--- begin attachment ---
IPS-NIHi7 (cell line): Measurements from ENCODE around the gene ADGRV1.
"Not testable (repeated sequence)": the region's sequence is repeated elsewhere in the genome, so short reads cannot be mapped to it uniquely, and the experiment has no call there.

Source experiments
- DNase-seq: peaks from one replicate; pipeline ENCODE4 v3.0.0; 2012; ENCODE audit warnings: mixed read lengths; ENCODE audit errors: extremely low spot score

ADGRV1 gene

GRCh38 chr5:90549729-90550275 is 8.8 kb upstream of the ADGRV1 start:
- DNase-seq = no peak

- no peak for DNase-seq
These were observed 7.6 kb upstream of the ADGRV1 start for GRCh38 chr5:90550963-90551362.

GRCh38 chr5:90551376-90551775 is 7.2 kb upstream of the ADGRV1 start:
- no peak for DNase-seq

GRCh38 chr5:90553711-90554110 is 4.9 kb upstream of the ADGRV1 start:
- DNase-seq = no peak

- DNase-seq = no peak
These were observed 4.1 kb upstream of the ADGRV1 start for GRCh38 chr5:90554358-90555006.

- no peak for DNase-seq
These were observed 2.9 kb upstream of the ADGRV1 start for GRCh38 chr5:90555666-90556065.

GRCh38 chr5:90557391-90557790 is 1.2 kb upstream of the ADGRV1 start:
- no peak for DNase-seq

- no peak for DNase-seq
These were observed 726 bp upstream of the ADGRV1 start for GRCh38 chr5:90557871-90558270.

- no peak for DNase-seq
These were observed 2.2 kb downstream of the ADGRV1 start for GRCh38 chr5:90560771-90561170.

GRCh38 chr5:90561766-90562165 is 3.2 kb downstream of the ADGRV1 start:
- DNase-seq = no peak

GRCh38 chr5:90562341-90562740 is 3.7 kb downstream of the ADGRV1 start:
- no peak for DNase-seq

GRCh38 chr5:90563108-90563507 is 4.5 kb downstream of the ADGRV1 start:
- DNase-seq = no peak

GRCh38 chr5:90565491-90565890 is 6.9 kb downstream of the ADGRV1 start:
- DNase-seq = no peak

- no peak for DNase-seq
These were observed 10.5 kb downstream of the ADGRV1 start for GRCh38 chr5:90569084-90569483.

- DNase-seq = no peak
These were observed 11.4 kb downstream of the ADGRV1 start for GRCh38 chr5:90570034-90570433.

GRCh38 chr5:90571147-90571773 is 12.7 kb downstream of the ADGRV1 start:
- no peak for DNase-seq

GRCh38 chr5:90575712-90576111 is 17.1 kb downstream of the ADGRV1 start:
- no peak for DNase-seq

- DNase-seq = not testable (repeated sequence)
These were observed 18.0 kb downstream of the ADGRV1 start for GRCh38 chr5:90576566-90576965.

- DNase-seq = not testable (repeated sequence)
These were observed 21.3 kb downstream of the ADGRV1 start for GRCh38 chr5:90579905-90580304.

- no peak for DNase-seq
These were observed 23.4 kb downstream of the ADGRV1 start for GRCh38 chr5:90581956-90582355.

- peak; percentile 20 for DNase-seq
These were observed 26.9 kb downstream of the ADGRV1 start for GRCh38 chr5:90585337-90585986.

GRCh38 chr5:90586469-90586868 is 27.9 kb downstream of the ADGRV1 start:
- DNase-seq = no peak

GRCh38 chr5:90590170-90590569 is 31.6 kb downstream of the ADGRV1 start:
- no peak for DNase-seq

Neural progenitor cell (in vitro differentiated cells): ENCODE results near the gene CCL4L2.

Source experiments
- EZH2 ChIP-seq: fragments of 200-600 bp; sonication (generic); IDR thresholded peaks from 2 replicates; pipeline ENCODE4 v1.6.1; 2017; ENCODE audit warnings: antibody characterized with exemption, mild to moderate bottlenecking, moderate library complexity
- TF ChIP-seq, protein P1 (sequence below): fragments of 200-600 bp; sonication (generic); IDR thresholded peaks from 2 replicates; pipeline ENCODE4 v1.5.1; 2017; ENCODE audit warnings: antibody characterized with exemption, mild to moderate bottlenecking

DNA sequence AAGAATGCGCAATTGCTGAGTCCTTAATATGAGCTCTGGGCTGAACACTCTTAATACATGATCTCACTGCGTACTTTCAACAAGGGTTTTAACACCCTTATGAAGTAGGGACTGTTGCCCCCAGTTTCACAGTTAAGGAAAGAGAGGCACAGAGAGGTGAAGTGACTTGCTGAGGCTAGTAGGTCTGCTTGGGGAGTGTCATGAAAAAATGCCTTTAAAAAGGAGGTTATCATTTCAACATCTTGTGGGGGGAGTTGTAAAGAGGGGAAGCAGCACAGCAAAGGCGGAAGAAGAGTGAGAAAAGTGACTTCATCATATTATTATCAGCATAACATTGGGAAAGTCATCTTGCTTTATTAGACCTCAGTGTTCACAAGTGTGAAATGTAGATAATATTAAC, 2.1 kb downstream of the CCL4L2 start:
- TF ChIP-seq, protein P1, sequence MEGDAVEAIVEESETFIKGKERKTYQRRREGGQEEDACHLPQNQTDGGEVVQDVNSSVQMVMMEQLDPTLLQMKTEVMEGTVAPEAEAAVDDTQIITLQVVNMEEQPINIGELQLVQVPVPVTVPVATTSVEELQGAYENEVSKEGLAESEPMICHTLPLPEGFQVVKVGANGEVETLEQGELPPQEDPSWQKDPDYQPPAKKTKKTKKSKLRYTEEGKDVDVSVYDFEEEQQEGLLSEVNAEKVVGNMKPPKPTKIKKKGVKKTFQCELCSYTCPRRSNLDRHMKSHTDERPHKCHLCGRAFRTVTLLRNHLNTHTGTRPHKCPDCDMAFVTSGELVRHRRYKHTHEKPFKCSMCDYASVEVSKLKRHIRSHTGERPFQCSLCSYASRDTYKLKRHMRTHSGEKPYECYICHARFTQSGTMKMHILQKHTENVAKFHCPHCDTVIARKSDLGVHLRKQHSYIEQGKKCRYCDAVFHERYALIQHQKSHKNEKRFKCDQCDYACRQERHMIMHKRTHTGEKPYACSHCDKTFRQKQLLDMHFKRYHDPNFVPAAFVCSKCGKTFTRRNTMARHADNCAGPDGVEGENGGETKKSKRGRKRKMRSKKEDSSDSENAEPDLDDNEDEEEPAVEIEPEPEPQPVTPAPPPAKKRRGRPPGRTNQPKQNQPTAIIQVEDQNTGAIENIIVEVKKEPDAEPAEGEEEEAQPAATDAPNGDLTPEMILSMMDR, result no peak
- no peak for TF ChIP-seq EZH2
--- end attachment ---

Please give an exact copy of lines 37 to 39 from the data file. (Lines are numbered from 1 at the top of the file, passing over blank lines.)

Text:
- no peak for DNase-seq

GRCh38 chr5:90575712-90576111 is 17.1 kb downstream of the ADGRV1 start:
- no peak for DNase-seq